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Trammel – Contracts Programming for Clojure

May 25, 2010


I was planning on making a grand announcement about the launch of my Clojure contracts programming library Trammel, but got totally upstaged by something called Clojure/core. ^_^

While researching for The Joy of Clojure I eventually came by a few books about the Eiffel Programming Language and was blown away by its notion of design by contract©. I’ve posted before about Clojure’s pre- and post-conditions but didn’t take it to the next step until chapter 7 of JoC — which forms the basis for Trammel. At the moment I have only the base form contract returning a higher-order function that can then be partially applied to an existing function to “apply” a contract:

(def cheese-contract
  (contract cheese
      (= x :cheese))
      (string? %)
      (= % "cheese"))

    [x y]
      (every? #(= :cheese %) [x y]))
      (string? %))))

(def do-something 
      ([x] (name x))
      ([x y] (str x y)))))

(do-something :cheese)
;=> "cheese"

(do-something :foo)
; java.lang.AssertionError: Assert failed: (= x :cheese)

(do-something :cheese :cheese)
;=> ":cheese:cheese"

(do-something :cheese :ham)
; java.lang.AssertionError: Assert failed: 
;    (every? (fn* [p1__6079#] (= :cheese p1__6079#)) [x y])

Anyway, Trammel is in its infancy but I think that I have a nice springboard for experimentation and expansion, including:

  1. Abstracting out the use of partial (in progress)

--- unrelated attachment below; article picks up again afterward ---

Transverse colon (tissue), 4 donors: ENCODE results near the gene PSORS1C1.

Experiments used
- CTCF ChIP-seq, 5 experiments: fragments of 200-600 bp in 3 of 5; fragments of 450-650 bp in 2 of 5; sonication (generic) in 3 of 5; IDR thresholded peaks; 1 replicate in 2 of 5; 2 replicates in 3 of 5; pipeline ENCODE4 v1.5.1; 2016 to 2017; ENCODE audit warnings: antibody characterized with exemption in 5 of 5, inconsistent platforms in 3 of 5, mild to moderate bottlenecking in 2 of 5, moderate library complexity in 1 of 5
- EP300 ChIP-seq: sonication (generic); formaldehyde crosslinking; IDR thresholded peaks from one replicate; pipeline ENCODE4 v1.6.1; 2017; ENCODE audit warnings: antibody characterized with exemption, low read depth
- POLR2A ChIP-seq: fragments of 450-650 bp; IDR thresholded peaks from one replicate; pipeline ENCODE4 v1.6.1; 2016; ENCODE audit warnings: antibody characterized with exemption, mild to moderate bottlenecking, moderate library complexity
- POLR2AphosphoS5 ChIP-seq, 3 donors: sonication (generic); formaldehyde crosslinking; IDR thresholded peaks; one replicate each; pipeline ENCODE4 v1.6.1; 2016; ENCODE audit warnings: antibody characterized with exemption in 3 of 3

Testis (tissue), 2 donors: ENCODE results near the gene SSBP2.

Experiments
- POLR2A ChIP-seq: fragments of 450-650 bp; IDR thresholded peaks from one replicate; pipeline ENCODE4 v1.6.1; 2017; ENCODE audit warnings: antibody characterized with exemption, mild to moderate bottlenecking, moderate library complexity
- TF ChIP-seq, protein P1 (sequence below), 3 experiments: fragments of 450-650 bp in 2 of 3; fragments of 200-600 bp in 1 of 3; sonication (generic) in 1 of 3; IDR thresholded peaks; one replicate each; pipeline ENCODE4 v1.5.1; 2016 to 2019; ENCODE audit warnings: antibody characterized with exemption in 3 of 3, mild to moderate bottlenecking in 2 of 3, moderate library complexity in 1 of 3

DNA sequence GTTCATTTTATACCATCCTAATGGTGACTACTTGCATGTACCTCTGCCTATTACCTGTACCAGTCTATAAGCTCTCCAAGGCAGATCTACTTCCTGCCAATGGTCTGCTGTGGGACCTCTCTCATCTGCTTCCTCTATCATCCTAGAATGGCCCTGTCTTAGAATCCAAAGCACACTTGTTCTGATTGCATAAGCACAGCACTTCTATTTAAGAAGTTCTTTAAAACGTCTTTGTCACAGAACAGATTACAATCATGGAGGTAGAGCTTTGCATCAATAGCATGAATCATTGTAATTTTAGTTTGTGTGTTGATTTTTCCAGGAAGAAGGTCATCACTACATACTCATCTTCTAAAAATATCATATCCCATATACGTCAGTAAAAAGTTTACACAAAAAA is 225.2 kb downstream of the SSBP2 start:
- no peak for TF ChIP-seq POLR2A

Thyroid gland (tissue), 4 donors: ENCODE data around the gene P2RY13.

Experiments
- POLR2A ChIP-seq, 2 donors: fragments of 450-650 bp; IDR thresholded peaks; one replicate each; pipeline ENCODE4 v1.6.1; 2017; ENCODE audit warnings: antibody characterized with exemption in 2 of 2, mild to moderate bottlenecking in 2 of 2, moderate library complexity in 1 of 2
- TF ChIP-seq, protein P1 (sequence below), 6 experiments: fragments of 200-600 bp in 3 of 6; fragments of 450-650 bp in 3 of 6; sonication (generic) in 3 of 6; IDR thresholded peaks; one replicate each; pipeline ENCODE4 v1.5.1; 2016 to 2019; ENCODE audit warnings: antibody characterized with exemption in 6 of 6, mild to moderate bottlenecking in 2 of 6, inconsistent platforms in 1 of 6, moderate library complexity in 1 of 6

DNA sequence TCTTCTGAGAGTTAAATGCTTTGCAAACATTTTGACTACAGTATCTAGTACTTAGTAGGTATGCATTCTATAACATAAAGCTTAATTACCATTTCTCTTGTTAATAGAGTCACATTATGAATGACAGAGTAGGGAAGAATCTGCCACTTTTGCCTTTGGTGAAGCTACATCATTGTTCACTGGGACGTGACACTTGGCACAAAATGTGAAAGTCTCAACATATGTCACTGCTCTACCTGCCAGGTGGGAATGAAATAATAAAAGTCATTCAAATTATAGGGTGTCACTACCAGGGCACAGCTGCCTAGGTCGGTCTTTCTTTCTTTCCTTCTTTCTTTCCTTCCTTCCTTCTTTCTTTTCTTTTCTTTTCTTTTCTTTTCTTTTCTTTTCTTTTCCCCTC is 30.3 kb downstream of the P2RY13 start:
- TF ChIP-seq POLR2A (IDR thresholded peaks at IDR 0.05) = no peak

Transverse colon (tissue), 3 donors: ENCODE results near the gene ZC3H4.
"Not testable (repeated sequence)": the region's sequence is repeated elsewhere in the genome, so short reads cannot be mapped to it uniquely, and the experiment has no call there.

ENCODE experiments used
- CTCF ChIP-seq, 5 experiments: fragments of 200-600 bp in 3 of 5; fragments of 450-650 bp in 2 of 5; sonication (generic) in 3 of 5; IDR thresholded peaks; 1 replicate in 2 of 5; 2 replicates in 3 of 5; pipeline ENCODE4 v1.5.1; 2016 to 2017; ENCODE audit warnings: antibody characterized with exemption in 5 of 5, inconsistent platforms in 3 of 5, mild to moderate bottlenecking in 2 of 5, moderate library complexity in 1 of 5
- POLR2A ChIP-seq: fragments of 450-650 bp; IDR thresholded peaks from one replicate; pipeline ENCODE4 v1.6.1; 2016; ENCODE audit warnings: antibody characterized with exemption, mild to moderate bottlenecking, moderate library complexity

2. Better error messages
  3. Distinct pre and post exceptions
  4. An all-in-one defn/contract (in progress)
  5. Study the heck out of everything Bertrand Meyer ever wrote (in progress)
  6. Choose better names than requires and ensures
  7. Facilities for slackening requires and tightening ensures (in progress)

If you have any ideas or interesting references then I would be happy to discuss.


5 Comments, Comment or Ping

  1. David Cabana

    You mentioned Eiffel and asked for interesting references… Be sure to check out Bertrand Meyer’s magnum opus, “Object Oriented Software Construction”. The book is highly opinionated and very interesting, even if you have no intention of ever writing a line of Eiffel. Plenty of material on contracts if I recall correctly.

    Here’s the Amazon link:

  2. I read that many years ago and still have it packed away if I recall. It will be found. Thank you. :-)

  3. jrandom

    If you’re looking to abstract away the “partial” part with the contract application, perhaps you should make a pair of macros “with-contracts” and “defn-requiring”?

  4. Konrad Hinsen

    I wonder in which situation it is useful to separate a contract from the function that fulfills that contract. I rarely have several function that all satisty the same contract, so there would be no reuse at all. The main exception would be multimethods or protocol functions for which all implementations share the same contract. But then I’d want a construct that attaches the contract to a protocol or a multimethod, rather than one that defines the contract separately, making me apply it explicitly to each implementation.

  5. But then I’d want a construct that attaches the contract to a protocol or a multimethod

    Agreed. This is item #4 (no priority ordering implied) and is in progress.

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